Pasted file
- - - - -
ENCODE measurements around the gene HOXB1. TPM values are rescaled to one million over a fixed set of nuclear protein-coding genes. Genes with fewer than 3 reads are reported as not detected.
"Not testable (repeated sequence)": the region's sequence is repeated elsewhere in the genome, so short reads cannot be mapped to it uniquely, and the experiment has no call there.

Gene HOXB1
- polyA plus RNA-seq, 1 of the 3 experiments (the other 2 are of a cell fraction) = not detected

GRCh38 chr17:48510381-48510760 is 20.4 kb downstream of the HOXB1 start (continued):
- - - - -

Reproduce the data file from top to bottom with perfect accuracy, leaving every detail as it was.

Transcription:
ENCODE measurements around the gene HOXB1. TPM values are rescaled to one million over a fixed set of nuclear protein-coding genes. Genes with fewer than 3 reads are reported as not detected.
"Not testable (repeated sequence)": the region's sequence is repeated elsewhere in the genome, so short reads cannot be mapped to it uniquely, and the experiment has no call there.

Gene HOXB1
- polyA plus RNA-seq, 1 of the 3 experiments (the other 2 are of a cell fraction) = not detected

GRCh38 chr17:48510381-48510760 is 20.4 kb downstream of the HOXB1 start (continued):